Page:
Consumer advocate Richard H. Lubetzky, a longtime critic of the legal profession, finally won his arduous battle Friday to become a lawyer in California. The state Supreme Court rejected charges by the California State Bar that Lubetzky, 39, of Los Angeles was morally unfit to practice law. The justices said the evidence offered by the Bar was insufficient and ordered Lubetzky--who failed the Bar examination 13 times before passing in 1987--admitted to the profession.
NEWS
July 10, 1992 | MICHAEL ARKUSH, TIMES STAFF WRITER
Marc Lafer wishes he were Victor Sifuentes: eloquent, inspiring, charismatic. But Sifuentes, the counselor former ly played by Jimmy Smits on "L.A. Law," is fictional. Lafer, like most lawyers, settled for the facts: Lafer is only Lafer. So he attended "Acting for Attorneys," a one-day course in Studio City run by two actresses who contend that lawyers must come to court with more than legal expertise and the right wardrobe.
CALIFORNIA | LOCAL
May 6, 2000 | BOB POOL, TIMES STAFF WRITER
They're usually on the other side of eviction proceedings--the ones who are called in to help landlords get rid of unwanted tenants. But suddenly some of Los Angeles' most prominent lawyers are the ones who are being kicked out. Dozens of attorneys are being booted from a landmark Century City skyscraper where some have operated their plushily furnished law offices for 25 years.
NEWS
July 15, 1992 | MICHAEL ARKUSH, TIMES STAFF WRITER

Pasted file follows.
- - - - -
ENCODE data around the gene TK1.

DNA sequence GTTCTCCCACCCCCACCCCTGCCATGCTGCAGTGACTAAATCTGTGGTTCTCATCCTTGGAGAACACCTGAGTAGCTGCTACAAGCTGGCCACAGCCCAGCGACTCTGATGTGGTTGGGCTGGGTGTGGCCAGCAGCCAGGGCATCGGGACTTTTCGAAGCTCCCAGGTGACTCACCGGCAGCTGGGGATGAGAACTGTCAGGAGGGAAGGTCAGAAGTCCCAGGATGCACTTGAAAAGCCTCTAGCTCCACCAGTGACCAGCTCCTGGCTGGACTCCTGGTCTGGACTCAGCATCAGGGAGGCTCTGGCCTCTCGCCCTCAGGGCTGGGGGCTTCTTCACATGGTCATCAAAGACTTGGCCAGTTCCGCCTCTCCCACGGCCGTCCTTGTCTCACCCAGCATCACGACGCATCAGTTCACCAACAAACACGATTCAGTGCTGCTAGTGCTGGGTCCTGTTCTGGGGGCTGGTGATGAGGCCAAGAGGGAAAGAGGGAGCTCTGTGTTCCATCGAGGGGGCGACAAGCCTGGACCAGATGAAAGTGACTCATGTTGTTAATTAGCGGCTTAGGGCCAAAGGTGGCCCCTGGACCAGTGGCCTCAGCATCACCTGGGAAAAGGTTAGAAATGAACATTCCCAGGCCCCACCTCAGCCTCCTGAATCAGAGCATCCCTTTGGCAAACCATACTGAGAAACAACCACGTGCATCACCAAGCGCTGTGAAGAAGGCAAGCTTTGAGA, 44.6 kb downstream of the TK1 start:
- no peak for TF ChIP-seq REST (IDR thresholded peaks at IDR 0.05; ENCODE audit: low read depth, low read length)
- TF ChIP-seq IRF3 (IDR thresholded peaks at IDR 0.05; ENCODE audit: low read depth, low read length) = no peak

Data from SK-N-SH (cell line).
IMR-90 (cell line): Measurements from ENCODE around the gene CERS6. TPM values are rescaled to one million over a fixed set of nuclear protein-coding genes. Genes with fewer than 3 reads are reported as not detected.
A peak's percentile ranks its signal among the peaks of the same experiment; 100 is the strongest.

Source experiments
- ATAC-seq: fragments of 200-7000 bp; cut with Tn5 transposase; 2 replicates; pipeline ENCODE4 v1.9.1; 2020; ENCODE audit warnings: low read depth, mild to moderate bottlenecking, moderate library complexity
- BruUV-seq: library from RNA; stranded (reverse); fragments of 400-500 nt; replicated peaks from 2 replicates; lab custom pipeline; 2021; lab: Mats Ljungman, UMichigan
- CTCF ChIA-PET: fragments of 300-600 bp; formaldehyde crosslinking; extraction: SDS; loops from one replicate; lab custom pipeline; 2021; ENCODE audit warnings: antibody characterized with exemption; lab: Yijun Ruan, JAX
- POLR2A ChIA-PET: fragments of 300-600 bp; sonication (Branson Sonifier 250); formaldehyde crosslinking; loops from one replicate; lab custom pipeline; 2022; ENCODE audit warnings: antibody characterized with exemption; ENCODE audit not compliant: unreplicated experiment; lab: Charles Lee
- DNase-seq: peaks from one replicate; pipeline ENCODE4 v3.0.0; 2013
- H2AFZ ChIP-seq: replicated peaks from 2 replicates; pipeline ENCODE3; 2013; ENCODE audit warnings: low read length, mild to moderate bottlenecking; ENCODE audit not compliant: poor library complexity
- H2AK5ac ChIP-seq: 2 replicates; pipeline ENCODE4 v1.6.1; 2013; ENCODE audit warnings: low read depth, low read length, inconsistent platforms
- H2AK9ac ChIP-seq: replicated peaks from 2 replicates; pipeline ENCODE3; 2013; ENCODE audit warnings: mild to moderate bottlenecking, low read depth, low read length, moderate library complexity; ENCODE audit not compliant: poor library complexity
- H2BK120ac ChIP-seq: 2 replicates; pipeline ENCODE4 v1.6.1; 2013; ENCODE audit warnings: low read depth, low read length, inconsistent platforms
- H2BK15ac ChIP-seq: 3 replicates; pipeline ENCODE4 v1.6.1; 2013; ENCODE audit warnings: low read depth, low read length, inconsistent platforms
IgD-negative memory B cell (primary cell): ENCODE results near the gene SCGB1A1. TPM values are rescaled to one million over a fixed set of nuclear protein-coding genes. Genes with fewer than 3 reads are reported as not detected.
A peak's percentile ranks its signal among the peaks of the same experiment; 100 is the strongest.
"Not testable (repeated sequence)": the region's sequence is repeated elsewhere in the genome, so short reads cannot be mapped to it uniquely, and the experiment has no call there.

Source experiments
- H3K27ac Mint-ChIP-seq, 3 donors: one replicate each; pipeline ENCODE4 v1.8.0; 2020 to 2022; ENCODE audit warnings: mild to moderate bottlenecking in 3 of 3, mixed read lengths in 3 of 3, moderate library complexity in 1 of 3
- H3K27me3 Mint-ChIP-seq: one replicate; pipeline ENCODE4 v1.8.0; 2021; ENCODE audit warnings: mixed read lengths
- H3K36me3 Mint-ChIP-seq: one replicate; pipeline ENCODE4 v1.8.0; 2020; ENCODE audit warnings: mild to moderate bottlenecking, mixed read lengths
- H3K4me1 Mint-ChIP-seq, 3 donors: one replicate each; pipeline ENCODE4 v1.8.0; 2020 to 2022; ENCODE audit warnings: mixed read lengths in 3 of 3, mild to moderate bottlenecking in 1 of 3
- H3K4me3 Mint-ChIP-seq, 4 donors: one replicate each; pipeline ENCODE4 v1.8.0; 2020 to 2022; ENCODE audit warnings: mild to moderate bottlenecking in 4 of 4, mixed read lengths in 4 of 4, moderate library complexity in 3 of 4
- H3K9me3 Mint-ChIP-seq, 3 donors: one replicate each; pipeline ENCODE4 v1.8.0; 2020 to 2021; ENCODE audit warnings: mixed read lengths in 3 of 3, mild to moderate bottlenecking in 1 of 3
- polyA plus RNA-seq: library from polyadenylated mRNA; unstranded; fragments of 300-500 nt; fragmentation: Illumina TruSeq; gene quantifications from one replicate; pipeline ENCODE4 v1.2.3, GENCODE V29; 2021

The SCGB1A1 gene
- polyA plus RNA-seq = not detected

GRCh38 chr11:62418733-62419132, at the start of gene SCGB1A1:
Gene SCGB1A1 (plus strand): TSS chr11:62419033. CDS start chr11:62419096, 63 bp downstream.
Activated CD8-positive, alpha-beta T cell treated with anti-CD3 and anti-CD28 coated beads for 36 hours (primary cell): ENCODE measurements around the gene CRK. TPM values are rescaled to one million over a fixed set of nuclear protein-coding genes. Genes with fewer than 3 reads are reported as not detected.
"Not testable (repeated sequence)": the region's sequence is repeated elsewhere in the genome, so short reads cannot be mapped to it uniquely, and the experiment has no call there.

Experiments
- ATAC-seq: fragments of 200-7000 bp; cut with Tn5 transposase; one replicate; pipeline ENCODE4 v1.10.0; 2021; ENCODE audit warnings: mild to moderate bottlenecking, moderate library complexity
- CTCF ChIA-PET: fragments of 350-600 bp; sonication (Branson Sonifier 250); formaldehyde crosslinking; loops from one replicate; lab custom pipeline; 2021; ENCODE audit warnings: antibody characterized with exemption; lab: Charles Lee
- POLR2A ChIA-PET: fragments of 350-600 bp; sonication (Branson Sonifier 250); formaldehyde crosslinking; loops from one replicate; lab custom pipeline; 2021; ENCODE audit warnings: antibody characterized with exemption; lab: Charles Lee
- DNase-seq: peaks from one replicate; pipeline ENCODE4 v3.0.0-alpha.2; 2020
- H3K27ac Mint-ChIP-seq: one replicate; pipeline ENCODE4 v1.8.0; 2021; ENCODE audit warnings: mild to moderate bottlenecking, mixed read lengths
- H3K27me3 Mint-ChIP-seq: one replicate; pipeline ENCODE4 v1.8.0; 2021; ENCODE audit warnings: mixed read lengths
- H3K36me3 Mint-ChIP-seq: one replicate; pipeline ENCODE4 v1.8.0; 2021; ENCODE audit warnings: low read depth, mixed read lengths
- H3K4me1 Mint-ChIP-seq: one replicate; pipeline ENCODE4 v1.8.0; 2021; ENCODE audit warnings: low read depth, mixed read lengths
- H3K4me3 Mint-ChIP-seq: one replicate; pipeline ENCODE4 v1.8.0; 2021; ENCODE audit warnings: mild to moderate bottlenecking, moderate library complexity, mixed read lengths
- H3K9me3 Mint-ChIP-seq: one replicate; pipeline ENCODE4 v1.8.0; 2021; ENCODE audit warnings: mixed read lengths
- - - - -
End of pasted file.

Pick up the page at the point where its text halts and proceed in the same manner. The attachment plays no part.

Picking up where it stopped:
Marc Lafer wishes he were Victor Sifuentes: eloquent, inspiring, charismatic. But Sifuentes, the counselor formerly played by Jimmy Smits on "L.A. Law," is fictional. Lafer, like most lawyers, settled for the facts: Lafer is only Lafer. So he attended "Acting for Attorneys," a one-day course run by two actresses who contend that lawyers must come to court with more than legal expertise and the right wardrobe.
NEWS
July 25, 1990 | GARRY ABRAMS, TIMES STAFF WRITER
If Richard Lubetzky's fingerprint had not been found on an obscene post card, he might be a lawyer by now. But it was and he isn't. Therein hangs a tale as complicated as a billionaire's will, one that offers a rare--and still unfolding--glimpse behind closed-door disciplinary proceedings of the California State Bar.
NEWS
November 17, 1994 | SCOTT SHIBUYA BROWN, TIMES STAFF WRITER
It wasn't that long ago, perhaps a little more than a decade, that Lois Isenberg used to keep her mouth shut at parties. Not about everything, just about what she did for a living. It seemed that whenever she mentioned that she was an independent paralegal, an attorney would step forward and begin a nasty verbal assault. "Up until the 1980s, it was always an underground movement," Isenberg said. "We had to be quite circumspect about what we did."
NEWS
December 4, 1994 | SCOTT SHIBUYA BROWN, TIMES STAFF WRITER
It wasn't that long ago, perhaps a little more than a decade, that Lois Isenberg used to keep her mouth shut at parties. Not about everything, just about what she did for a living. It seemed that whenever she mentioned that she was an independent paralegal, an attorney would step forward and begin a nasty verbal assault. "Up until the 1980s, it was always an underground movement," Isenberg said. "We had to be quite circumspect about what we did."